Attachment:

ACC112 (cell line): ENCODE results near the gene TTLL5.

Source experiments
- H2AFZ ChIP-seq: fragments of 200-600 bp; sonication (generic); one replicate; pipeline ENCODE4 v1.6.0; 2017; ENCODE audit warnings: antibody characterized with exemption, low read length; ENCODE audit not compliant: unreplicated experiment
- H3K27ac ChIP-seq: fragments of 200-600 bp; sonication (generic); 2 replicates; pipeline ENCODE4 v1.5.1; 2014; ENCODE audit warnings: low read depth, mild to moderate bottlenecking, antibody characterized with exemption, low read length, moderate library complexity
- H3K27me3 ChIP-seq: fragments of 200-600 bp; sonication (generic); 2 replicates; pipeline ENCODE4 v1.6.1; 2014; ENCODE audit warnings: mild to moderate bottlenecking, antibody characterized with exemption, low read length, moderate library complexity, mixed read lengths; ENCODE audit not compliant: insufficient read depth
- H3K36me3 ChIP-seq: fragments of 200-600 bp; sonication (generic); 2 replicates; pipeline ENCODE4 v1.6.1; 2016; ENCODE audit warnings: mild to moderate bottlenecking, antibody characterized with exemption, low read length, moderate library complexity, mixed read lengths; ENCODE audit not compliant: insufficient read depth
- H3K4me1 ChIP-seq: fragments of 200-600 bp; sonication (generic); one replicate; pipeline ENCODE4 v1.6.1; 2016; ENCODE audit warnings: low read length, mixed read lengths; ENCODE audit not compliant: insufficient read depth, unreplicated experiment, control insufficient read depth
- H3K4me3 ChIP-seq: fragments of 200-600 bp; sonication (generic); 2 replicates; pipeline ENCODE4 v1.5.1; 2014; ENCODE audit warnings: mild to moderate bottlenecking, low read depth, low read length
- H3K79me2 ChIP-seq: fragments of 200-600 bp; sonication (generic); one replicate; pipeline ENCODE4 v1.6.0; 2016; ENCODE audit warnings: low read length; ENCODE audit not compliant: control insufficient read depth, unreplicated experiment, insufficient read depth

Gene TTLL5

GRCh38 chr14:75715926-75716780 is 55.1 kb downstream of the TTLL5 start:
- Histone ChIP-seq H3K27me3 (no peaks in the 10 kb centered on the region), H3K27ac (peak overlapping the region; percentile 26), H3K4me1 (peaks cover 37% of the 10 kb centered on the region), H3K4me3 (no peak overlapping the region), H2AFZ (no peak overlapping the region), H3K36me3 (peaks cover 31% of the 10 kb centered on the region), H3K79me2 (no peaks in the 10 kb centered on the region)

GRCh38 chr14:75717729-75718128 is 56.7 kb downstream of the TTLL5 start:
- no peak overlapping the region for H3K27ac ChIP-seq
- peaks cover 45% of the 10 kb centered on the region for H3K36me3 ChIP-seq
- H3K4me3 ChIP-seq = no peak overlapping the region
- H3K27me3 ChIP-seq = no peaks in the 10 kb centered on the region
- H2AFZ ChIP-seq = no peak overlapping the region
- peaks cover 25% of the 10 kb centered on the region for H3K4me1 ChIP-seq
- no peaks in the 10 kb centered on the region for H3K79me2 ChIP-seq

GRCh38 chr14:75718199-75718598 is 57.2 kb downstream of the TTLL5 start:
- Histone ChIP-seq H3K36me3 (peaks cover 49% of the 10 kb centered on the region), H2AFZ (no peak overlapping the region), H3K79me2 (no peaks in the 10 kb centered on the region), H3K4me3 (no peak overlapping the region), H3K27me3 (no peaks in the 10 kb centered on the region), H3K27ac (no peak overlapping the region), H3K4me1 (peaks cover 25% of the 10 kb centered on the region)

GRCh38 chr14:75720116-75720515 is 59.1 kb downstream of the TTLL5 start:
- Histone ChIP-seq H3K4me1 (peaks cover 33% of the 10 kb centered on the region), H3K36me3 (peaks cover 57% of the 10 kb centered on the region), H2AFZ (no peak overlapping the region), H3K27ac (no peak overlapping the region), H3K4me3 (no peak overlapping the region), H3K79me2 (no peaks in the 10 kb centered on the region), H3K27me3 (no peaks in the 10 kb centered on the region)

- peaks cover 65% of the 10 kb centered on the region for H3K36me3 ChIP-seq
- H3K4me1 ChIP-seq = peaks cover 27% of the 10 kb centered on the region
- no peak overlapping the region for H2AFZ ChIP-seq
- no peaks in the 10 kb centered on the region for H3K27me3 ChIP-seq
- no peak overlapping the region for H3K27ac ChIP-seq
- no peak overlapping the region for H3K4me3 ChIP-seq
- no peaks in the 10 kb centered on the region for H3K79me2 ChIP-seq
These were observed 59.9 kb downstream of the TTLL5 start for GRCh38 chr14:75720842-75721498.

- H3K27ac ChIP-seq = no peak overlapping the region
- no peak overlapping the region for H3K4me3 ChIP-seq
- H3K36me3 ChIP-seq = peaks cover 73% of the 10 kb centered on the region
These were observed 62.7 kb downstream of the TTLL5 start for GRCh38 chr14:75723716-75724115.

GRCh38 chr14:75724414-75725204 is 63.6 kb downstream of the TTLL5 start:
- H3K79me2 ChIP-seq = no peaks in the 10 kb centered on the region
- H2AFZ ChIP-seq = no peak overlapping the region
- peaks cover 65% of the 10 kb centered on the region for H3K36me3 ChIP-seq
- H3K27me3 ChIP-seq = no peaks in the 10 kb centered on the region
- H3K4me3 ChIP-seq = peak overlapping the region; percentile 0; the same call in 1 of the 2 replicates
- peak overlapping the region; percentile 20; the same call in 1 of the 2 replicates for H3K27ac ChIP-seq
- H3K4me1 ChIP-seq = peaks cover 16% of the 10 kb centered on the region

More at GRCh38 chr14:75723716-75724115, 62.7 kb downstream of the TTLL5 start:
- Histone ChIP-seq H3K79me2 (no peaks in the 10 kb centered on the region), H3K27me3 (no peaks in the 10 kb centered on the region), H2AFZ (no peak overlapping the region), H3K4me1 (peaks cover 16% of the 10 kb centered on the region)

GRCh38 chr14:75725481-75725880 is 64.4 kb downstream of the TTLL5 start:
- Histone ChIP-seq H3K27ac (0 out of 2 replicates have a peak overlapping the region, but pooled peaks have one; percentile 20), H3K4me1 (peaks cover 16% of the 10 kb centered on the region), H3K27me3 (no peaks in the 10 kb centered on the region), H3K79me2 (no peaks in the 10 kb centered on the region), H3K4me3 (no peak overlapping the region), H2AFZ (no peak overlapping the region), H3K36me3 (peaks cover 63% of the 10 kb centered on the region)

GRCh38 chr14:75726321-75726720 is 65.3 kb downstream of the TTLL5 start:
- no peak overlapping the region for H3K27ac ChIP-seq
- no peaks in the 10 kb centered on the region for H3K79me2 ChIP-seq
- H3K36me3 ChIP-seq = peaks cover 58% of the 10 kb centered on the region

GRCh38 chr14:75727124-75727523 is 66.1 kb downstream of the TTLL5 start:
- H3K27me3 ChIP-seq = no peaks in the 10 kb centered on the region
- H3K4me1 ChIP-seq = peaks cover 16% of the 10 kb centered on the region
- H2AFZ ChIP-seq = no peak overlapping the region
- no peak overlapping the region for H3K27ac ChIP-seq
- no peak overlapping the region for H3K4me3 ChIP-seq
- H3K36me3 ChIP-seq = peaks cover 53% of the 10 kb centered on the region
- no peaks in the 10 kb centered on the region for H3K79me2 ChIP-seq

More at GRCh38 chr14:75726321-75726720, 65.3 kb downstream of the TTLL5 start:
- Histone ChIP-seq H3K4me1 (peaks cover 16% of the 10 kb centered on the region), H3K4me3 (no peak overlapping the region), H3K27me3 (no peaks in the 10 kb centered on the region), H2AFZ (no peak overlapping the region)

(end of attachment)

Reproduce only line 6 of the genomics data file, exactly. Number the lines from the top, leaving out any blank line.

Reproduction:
- H3K36me3 ChIP-seq: fragments of 200-600 bp; sonication (generic); 2 replicates; pipeline ENCODE4 v1.6.1; 2016; ENCODE audit warnings: mild to moderate bottlenecking, antibody characterized with exemption, low read length, moderate library complexity, mixed read lengths; ENCODE audit not compliant: insufficient read depth